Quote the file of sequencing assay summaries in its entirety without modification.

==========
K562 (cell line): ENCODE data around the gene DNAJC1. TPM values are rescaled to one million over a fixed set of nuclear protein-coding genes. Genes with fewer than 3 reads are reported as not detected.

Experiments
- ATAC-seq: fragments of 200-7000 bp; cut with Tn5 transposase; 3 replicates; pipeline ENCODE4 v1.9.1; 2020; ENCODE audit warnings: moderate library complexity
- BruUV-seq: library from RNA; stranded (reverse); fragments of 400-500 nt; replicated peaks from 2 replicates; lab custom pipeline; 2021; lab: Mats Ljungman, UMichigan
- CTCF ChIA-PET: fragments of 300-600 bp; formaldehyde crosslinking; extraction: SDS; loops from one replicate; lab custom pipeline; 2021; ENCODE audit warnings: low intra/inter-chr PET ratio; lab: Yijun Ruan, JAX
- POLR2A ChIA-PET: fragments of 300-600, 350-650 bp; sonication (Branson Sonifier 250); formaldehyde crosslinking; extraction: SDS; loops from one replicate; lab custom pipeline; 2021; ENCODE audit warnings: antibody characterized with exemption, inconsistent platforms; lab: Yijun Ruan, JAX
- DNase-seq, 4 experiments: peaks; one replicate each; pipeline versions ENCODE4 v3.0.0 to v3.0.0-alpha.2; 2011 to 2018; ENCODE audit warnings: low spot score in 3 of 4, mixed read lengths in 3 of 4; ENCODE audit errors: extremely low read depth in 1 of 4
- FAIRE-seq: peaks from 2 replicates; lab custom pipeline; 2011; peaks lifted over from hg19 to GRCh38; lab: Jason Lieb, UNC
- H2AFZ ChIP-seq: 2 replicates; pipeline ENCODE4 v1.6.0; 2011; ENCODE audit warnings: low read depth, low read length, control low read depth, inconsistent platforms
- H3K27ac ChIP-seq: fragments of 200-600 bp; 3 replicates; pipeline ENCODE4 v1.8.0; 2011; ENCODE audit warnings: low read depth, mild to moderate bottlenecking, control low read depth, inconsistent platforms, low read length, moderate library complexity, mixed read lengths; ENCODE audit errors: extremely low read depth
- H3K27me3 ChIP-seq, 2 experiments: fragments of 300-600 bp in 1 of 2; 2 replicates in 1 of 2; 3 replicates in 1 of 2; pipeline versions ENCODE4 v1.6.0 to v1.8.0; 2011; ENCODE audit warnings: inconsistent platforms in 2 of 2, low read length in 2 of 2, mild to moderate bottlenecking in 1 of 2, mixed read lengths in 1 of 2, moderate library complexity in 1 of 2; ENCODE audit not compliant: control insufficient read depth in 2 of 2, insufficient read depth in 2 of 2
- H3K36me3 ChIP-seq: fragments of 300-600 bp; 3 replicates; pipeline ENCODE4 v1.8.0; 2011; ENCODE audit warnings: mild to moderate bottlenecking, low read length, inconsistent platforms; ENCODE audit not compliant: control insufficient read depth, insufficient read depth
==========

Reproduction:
K562 (cell line): ENCODE data around the gene DNAJC1. TPM values are rescaled to one million over a fixed set of nuclear protein-coding genes. Genes with fewer than 3 reads are reported as not detected.

Experiments
- ATAC-seq: fragments of 200-7000 bp; cut with Tn5 transposase; 3 replicates; pipeline ENCODE4 v1.9.1; 2020; ENCODE audit warnings: moderate library complexity
- BruUV-seq: library from RNA; stranded (reverse); fragments of 400-500 nt; replicated peaks from 2 replicates; lab custom pipeline; 2021; lab: Mats Ljungman, UMichigan
- CTCF ChIA-PET: fragments of 300-600 bp; formaldehyde crosslinking; extraction: SDS; loops from one replicate; lab custom pipeline; 2021; ENCODE audit warnings: low intra/inter-chr PET ratio; lab: Yijun Ruan, JAX
- POLR2A ChIA-PET: fragments of 300-600, 350-650 bp; sonication (Branson Sonifier 250); formaldehyde crosslinking; extraction: SDS; loops from one replicate; lab custom pipeline; 2021; ENCODE audit warnings: antibody characterized with exemption, inconsistent platforms; lab: Yijun Ruan, JAX
- DNase-seq, 4 experiments: peaks; one replicate each; pipeline versions ENCODE4 v3.0.0 to v3.0.0-alpha.2; 2011 to 2018; ENCODE audit warnings: low spot score in 3 of 4, mixed read lengths in 3 of 4; ENCODE audit errors: extremely low read depth in 1 of 4
- FAIRE-seq: peaks from 2 replicates; lab custom pipeline; 2011; peaks lifted over from hg19 to GRCh38; lab: Jason Lieb, UNC
- H2AFZ ChIP-seq: 2 replicates; pipeline ENCODE4 v1.6.0; 2011; ENCODE audit warnings: low read depth, low read length, control low read depth, inconsistent platforms
- H3K27ac ChIP-seq: fragments of 200-600 bp; 3 replicates; pipeline ENCODE4 v1.8.0; 2011; ENCODE audit warnings: low read depth, mild to moderate bottlenecking, control low read depth, inconsistent platforms, low read length, moderate library complexity, mixed read lengths; ENCODE audit errors: extremely low read depth
- H3K27me3 ChIP-seq, 2 experiments: fragments of 300-600 bp in 1 of 2; 2 replicates in 1 of 2; 3 replicates in 1 of 2; pipeline versions ENCODE4 v1.6.0 to v1.8.0; 2011; ENCODE audit warnings: inconsistent platforms in 2 of 2, low read length in 2 of 2, mild to moderate bottlenecking in 1 of 2, mixed read lengths in 1 of 2, moderate library complexity in 1 of 2; ENCODE audit not compliant: control insufficient read depth in 2 of 2, insufficient read depth in 2 of 2
- H3K36me3 ChIP-seq: fragments of 300-600 bp; 3 replicates; pipeline ENCODE4 v1.8.0; 2011; ENCODE audit warnings: mild to moderate bottlenecking, low read length, inconsistent platforms; ENCODE audit not compliant: control insufficient read depth, insufficient read depth